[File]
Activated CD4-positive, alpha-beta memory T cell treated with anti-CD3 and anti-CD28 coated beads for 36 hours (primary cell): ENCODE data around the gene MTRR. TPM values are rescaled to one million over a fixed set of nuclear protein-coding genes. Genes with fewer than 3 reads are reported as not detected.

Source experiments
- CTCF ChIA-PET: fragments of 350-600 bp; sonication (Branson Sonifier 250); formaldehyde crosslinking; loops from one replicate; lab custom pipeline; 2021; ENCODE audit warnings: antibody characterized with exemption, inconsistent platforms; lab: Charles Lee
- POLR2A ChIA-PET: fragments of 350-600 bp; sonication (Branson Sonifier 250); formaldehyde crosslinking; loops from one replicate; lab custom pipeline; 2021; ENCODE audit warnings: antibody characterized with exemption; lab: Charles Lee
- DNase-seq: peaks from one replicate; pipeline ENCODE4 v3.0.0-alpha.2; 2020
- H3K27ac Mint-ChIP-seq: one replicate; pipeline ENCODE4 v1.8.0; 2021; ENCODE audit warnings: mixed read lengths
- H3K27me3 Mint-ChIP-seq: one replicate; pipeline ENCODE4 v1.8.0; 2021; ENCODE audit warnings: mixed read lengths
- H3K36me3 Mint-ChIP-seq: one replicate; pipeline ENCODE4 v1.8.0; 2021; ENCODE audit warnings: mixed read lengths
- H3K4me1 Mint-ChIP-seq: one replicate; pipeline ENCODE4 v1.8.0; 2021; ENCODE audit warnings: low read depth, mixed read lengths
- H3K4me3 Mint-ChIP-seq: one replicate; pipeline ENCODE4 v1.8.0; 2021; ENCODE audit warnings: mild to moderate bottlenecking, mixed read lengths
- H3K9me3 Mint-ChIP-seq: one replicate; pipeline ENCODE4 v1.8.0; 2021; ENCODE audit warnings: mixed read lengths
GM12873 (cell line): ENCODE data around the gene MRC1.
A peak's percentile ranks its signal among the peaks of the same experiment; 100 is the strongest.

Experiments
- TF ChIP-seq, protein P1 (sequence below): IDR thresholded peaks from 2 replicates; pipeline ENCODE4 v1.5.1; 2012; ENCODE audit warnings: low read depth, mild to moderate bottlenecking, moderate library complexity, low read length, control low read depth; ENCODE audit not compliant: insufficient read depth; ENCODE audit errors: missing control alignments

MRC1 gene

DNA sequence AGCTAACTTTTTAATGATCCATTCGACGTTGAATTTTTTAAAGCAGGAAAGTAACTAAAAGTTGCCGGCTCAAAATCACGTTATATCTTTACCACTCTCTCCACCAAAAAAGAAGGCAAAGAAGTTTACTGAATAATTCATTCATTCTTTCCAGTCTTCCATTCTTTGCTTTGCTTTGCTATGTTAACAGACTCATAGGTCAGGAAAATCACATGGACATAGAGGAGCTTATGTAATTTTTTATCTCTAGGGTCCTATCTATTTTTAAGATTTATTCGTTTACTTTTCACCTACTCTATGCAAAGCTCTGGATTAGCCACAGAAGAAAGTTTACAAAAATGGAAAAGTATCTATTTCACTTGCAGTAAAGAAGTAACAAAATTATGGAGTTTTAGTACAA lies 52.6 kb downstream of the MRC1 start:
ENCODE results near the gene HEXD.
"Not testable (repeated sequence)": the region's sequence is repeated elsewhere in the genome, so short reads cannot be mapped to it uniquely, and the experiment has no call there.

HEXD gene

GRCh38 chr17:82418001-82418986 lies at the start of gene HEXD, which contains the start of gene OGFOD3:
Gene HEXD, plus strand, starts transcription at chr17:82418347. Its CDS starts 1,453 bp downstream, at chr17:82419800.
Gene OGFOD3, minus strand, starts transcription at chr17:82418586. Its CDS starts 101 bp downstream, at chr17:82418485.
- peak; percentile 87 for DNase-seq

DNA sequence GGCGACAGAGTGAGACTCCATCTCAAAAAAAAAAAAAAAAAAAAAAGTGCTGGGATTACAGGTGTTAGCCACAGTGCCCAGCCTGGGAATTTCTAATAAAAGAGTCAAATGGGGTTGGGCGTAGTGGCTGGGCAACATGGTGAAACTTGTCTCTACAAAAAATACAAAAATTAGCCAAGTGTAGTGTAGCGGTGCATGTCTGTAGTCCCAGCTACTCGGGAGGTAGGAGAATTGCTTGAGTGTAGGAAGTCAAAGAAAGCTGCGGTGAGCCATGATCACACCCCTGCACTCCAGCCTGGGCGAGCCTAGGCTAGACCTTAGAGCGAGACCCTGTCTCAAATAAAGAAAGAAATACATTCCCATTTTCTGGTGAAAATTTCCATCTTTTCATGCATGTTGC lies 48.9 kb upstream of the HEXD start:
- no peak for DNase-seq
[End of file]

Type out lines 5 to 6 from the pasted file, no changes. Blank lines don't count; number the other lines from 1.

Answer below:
- DNase-seq: peaks from one replicate; pipeline ENCODE4 v3.0.0-alpha.2; 2020
- H3K27ac Mint-ChIP-seq: one replicate; pipeline ENCODE4 v1.8.0; 2021; ENCODE audit warnings: mixed read lengths